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Involves looking at a test result before the test has concluded and deciding to stop the test because it looks like a winner (or loser) has emerged.

Peaking at a test result is like baking a cake, opening the oven and deciding the cake is ready before it’s fully finished.

Even though it’s tempting to stop the test early and dig into that delicious win, or prevent a loss, the results are only half-baked.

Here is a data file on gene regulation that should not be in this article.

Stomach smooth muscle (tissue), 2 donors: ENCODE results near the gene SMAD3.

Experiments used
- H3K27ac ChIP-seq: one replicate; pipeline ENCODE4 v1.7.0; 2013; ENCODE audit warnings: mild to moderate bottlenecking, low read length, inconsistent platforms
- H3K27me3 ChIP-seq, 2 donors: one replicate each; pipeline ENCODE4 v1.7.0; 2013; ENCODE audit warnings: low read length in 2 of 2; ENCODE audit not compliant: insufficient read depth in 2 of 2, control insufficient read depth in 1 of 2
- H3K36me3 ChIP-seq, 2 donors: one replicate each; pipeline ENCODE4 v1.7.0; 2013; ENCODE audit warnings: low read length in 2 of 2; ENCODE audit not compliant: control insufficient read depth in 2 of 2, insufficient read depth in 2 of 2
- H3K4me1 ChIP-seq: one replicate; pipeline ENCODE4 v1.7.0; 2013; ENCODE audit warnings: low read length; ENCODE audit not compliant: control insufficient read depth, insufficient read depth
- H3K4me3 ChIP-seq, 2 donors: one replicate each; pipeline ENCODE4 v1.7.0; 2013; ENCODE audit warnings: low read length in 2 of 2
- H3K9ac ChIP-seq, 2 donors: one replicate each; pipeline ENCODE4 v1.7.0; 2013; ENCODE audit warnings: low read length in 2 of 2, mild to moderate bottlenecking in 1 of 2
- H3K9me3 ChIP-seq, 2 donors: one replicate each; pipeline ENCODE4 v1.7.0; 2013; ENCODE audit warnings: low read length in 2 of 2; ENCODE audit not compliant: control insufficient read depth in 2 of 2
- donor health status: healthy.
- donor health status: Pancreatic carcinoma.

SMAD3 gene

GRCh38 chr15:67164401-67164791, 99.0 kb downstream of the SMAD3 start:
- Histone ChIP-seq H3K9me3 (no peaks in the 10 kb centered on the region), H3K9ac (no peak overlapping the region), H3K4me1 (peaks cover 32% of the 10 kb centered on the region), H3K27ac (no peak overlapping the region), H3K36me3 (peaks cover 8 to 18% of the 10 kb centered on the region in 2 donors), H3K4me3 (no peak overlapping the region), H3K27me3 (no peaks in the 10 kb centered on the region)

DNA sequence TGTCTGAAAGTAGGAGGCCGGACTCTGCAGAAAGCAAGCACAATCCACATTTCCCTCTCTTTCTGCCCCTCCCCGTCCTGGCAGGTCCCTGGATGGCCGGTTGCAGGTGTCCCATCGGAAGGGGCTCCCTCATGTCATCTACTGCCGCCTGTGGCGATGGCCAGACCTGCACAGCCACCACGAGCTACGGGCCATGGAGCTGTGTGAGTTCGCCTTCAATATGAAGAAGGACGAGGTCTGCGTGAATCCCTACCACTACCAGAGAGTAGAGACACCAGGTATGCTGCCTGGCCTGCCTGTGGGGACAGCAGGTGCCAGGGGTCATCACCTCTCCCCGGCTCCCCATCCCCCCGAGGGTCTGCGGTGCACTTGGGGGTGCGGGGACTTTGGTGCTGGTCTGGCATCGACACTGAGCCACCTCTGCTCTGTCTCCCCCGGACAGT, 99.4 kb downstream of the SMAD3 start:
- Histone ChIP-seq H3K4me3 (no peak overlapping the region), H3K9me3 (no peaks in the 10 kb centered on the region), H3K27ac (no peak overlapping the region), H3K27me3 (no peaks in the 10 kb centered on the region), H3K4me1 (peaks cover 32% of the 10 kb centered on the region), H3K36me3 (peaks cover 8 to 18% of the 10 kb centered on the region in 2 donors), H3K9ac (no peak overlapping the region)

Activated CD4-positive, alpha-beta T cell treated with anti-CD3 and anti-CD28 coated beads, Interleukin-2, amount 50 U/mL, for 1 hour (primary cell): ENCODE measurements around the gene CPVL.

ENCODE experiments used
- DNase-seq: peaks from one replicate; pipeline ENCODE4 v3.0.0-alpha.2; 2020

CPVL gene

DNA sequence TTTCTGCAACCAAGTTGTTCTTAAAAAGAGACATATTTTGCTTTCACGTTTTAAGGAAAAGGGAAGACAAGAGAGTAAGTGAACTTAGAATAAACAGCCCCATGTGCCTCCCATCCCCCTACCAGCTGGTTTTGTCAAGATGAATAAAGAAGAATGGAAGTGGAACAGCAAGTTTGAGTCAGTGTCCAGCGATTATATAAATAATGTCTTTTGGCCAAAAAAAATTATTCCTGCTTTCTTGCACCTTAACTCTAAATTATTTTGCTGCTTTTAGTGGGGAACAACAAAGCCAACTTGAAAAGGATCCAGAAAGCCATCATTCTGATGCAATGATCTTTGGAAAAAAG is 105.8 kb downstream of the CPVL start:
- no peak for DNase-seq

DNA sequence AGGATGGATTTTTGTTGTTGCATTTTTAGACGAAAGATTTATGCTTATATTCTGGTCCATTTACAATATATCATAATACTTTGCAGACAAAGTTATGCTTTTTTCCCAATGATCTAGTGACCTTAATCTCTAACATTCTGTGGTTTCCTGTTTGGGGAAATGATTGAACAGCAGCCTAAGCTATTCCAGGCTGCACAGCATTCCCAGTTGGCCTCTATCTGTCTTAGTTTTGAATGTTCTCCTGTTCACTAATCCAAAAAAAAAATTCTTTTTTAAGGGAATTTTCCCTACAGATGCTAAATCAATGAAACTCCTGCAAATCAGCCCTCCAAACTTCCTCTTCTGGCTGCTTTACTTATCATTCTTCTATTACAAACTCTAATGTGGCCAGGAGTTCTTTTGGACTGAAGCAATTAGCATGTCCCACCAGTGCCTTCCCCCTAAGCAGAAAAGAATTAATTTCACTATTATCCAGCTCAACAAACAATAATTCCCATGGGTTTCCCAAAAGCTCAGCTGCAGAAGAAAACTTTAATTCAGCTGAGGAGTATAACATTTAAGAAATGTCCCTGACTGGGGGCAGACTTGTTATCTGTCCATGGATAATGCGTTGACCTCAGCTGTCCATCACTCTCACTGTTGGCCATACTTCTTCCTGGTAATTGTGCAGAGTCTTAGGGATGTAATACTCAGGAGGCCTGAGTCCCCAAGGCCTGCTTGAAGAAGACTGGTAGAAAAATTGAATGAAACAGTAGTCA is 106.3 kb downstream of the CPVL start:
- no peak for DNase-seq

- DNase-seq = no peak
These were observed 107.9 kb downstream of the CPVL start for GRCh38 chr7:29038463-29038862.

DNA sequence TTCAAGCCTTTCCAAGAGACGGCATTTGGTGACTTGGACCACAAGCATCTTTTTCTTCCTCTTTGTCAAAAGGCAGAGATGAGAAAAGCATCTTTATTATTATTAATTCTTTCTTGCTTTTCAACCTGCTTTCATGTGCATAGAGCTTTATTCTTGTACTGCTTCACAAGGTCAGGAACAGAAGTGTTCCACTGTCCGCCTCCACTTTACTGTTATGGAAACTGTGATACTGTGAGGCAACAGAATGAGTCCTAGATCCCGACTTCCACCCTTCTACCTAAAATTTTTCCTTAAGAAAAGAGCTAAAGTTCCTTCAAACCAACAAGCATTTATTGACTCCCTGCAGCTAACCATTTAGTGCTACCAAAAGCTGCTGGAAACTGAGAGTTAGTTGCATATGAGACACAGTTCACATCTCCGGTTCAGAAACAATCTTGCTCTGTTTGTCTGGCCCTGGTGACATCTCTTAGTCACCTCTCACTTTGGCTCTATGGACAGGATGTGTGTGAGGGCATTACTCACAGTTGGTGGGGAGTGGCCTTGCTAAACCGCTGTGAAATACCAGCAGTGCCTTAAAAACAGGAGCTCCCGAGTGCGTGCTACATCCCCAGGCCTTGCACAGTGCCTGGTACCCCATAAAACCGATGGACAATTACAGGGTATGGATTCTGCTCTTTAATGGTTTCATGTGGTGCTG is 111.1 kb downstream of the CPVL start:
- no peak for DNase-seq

Before pulling a cake out of the oven, a good baker pokes a tooth pick, or fork, into the cake batter to make sure it’s truly ready. If the batter sticks to the fork, the cake needs to stay in the over longer longer.

The same goes for A/B testing.

In a split-test, you should calculate the required sample size ahead of time to know if you've received enough traffic to declare a winner or loser.

If the necessary sample size hasn't yet been reached, you know you need to keep the test running longer.

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